As for tips for those looking to break into the sport, Sky says: “You have to be patient with kitesurfing because it’s not like you can pick a board up, run into the ocean and stand up in the first hour. I had a surf school before and we guaranteed that in the first hour you’d be surfing and standing, otherwise you would get your money back. You won’t find that in kite surfing – it’s going to take a bit of time. But stick with it, because once you get it, it’s one of the coolest things since ice cream.”

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KITESURFING IN BALI: THE LOWDOWN

THE SEASON

The dry season between May and September is the best time to grab the gusts in Bali. During this time, the easterly trade winds are not extremely strong, but they can be consistent. The windiest months are June, July and August.

THE KITES

Because Bali tends to have light winds, bigger kites are better. Depending on your weight, the kite should be anywhere from 12 to 15 metres.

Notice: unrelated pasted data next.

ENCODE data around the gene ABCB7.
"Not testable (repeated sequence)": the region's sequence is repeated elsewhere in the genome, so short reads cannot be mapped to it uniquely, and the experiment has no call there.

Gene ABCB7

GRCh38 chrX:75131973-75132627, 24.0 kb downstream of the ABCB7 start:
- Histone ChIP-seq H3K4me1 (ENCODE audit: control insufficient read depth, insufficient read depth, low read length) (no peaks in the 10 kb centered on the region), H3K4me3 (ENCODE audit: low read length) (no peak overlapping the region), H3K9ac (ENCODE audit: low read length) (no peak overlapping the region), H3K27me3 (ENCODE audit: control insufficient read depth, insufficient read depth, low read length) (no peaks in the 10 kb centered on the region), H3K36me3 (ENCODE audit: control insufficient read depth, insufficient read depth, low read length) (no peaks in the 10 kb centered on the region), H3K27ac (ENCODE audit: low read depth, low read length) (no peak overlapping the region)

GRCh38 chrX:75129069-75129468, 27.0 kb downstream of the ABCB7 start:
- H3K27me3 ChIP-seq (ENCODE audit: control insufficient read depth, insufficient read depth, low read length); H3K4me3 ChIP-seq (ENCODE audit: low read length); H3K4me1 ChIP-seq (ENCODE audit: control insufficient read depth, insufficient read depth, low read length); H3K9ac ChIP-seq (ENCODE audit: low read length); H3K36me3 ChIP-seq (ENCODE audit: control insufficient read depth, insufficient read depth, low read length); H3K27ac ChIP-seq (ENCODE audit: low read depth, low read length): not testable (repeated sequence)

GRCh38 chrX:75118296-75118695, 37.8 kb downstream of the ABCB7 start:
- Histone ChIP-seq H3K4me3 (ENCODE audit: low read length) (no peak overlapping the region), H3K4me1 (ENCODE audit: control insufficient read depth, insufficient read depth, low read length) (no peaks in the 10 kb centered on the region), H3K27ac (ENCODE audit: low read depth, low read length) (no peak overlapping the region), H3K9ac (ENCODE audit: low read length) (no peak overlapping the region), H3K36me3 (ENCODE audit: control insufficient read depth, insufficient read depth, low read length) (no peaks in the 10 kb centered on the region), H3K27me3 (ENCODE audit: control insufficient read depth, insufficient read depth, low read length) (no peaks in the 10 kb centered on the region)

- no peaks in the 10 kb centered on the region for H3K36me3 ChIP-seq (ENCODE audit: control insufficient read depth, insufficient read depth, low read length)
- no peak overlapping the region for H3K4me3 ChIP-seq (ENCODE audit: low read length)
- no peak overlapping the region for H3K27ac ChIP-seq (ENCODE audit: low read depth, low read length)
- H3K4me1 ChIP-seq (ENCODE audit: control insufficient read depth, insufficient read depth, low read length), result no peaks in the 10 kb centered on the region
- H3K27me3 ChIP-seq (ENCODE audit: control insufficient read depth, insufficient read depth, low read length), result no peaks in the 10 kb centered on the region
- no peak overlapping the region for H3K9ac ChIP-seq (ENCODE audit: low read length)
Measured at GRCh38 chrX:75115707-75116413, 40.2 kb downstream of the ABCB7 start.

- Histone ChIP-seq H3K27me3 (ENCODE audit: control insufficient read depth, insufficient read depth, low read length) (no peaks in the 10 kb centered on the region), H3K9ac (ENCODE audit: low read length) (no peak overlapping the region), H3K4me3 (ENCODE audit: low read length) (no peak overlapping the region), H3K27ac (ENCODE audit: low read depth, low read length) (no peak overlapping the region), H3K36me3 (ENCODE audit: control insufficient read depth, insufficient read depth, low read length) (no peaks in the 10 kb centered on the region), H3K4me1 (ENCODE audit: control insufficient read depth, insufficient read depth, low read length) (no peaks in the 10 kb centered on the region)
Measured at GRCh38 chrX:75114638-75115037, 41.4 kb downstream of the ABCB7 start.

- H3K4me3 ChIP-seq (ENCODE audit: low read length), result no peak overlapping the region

THE SPOTS

In Bali the best place for beginner kitesurfers is at Kite Beach in Sanur, also called Pantai Pura Mertasari. The huge lagoon here is perfect for newbies, as the water is calm and the wind intensity is not so strong.

For more advanced riders, Canggu has a number of spots that get world-class wind and waves on the right days. However, the area is not recommended for beginners, as there are a number of hazards including big waves, currents, rocks and crowded surf breaks.

Some of the most consistent winds can be found in Bali’s wild west in Menjangan Bay. Here the winds are strong and the water is smooth. A local kiter by the name of Iwan has recently set up a kitesurfing camp here called Wild West Beach Camp with rustic bungalows and epic days on offer.

THE SCHOOLS AND SHOPS

Bali Kitesurfing School is the original kitesurfing school on the island, and it is run by a group of passionate and patient Balinese kitesurfers. They use the latest and best equipment on the market, all lessons are one-on-one and the instructors will follow you at all times in the water in a motorised boat.

Rip Curl School of Surf is an international kitesurfing school that is associated with International Kite Organisation (IKO). They offer three levels of lessons, and provide rash shirts, shorts, wetsuits, impact vests, booties, helmets, seating harnesses, bars, kites and boards with every lesson.

Kite & Surf Bali – The Pro Shop is the only kitesurfing shop in Bali, and a haven of top-notch equipment and world-class brands like Cabrinha, Ozone, Jimmy Lewis and Flying Object.